Bad Blood: Small City Rivalries & Staff Training

 
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One evening last week, just before midnight, I received a most puzzling email. It concerned a person whom I have never met, from an individual I do not know. It regaled me of the terrible tale of person X, who had been employed by company Y, but had branched out on their own.

It went a little something like this

‘I thought the following information might be useful for you’ (yes very, thank you!)

‘…whilst working at Y this person built up their own social media followers, they worked on their business secretly whilst getting paid by Y, they never tagged Y in their own posts, going against Y’s company social media policy. X stole contacts and information from Y, and has collaborated with people introduced by Y to X. Some of X’s colleagues decided to join X to collaborate on a new venture, rather than to stay.’

 X didn’t know a thing until Y taught them. They invested in X. Y sent X on courses.

The person writing the email ‘feels X should not be supported by anyone’ and that ‘everyone should know the truth’.

Those of us who have built up businesses, and trained and invested in staff would empathise with this predicament. But personally, I have no sympathy whatsoever with the sentiment. It’s a tough old game, hospitality, and there are some things we business owners generally recognise about the staff who come through our doors;

  1.  We can’t afford to pay new recruits terribly well. Consumers want an affordable product, so we have to keep wages relatively low. We know that people may want to move onwards, upwards, or sideways in their career paths.

  2.  Many of our staff are seasonal, or short term, and we are only part of their career journey. We are still hugely grateful to them because it’s bloody tough to find great staff, and we return their dedication in equal measure with training so they can do their jobs well whilst they are here.

  3.  Sometimes people come to us who truly ‘get it’. They want to learn, to be part of the big picture. They want to stay in the industry. My god do we love these people. In kitchens, the chefs we train will create their own dishes in years to come, hugely influenced by the cooking they were taught in their formative years. Some of their dishes might even be similar. Nothing that we learn in hospitality is left behind when we leave.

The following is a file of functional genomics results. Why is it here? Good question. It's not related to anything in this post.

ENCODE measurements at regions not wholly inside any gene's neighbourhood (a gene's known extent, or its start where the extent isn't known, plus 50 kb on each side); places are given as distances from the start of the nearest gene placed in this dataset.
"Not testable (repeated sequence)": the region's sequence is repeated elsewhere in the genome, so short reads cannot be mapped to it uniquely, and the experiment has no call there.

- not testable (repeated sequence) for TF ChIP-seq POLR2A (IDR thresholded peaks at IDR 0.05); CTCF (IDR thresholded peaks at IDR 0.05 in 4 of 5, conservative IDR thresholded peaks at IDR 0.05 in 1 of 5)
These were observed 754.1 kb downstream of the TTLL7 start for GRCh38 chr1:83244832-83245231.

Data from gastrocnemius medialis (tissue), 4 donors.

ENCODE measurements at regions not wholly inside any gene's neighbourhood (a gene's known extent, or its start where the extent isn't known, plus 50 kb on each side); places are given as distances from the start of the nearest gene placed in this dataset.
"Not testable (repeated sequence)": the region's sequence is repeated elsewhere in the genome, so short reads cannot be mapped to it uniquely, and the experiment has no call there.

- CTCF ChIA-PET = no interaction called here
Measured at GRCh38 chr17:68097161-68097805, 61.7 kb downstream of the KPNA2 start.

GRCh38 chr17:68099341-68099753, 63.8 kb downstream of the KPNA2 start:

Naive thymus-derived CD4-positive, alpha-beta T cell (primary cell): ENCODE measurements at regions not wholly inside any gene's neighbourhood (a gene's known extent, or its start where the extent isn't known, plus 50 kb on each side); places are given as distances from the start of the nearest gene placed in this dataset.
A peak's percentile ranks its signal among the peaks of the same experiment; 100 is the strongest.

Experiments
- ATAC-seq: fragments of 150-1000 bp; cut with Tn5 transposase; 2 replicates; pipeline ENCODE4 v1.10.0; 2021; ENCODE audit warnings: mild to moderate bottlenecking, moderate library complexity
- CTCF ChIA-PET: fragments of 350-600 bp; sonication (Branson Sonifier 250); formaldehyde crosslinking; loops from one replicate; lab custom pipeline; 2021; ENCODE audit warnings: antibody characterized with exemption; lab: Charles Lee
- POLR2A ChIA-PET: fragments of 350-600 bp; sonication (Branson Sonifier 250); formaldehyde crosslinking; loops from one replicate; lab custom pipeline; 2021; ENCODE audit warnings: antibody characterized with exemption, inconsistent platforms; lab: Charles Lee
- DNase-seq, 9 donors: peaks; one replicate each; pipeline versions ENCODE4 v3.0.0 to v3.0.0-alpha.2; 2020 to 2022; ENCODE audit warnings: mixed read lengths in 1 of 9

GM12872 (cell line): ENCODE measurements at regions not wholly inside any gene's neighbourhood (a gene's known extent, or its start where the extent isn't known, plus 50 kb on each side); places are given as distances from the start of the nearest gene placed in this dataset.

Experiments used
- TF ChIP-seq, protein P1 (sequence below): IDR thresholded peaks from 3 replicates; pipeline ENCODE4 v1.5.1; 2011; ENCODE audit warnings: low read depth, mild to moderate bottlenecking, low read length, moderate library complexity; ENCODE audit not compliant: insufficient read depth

Investing in staff isn’t a favor we do for them. Our business will thrive upon their learning; we need them to be good at their jobs because, for the time they are with us, they are our business. 

Now, I don’t know about you, but when I read that email I did rather think, ‘that sounds like something I would do.’ The only way we can personally and professionally develop is to work in the field. I’m not condoning the stealing of confidential information. However, from the moment I started my career as a commis waitress, I copied my colleagues relentlessly until I found a better way of doing things. I soaked up information. When I was promoted to a trainee-management position in Bristol, the staff training documents, rota-writing systems, stock rotation sheets and more would all form the basis of my future (new-improved) versions. I knew I would not be working for other people forever. 

 One of my particular gripes with the Cambridge food scene as I’ve watched it develop over the last decade, is the often insular attitudes of local businesses. Too often we forget that competition is a good thing. Concerned that another coffee shop has opened up around the corner? Is it independent? Wonderful! Better up your game. Are you rather miffed that someone’s idea is similar to yours? Is your product the best that it can be? In the end the cream rises to the top. 

Ah, the tyranny of choice. We should all share the goal of strengthening the food, dining and café culture in our little town because we all want better coffee, restaurant options and evening events.  Small city rivalries are born out of resentment and aren’t going help us push on…

 Cities like Melbourne, where dining culture thrives and staff skills are nurtured show us a better way. When consumers refuse to accept mediocre offerings, hospitality employees have a better quality of life: high standards of training and incredible opportunities to nurture their valued skills. Some of those young baristas, waiters, restaurant managers and chefs will become our new generation of independent business owners, helping the city to push on to greater heights. We need to change our attitudes, and give young people a leg up to achieve their potential.

And what of the person who sent me that puzzling email last week? Brief investigations suggest it was written under a false name, and that the author was more closely affiliated with business Y than they let on. I wish nothing but the best for them, and I’m also hopeful for person X’s future endeavours.

I didn’t respond directly to the email, but I’ll be sending them a link to this piece.

Have you worked somewhere in the industry offering brilliant staff training with a real outward-facing approach? Which business owners are working to improve the choices available to people in Cambridge, assisting young people to set up on their own? Do let me know.